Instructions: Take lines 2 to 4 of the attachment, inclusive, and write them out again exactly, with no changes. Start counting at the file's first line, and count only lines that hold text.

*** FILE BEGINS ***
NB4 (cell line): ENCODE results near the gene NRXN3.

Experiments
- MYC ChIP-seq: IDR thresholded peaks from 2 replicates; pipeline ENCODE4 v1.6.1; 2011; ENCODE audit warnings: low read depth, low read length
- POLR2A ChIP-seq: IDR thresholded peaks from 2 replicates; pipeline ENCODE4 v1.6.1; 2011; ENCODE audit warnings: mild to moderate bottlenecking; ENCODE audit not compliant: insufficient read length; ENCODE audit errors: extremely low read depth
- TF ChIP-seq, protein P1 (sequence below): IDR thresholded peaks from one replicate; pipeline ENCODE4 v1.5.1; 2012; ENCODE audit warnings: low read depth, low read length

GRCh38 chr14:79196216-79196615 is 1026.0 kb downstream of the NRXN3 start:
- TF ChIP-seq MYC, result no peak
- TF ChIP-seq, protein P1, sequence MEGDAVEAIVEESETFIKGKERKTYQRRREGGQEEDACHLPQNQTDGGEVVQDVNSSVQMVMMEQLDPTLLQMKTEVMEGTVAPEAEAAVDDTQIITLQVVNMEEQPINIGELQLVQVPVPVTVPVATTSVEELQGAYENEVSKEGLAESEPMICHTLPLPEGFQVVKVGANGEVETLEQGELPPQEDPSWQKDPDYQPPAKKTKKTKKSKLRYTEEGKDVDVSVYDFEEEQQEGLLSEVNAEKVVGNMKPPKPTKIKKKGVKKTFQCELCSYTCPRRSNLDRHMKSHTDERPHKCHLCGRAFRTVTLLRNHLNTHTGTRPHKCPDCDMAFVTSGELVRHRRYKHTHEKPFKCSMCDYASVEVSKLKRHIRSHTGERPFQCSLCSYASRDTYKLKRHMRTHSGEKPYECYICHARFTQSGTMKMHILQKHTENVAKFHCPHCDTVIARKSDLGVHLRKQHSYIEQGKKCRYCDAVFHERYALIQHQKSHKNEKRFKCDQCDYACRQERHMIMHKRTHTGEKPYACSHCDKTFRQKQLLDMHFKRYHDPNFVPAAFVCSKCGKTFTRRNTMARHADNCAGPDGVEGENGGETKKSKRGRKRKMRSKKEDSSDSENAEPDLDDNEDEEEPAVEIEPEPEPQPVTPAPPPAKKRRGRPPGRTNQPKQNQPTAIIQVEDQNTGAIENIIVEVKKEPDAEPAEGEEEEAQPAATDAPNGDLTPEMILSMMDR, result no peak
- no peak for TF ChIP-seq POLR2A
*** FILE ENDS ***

Experiments
- MYC ChIP-seq: IDR thresholded peaks from 2 replicates; pipeline ENCODE4 v1.6.1; 2011; ENCODE audit warnings: low read depth, low read length
- POLR2A ChIP-seq: IDR thresholded peaks from 2 replicates; pipeline ENCODE4 v1.6.1; 2011; ENCODE audit warnings: mild to moderate bottlenecking; ENCODE audit not compliant: insufficient read length; ENCODE audit errors: extremely low read depth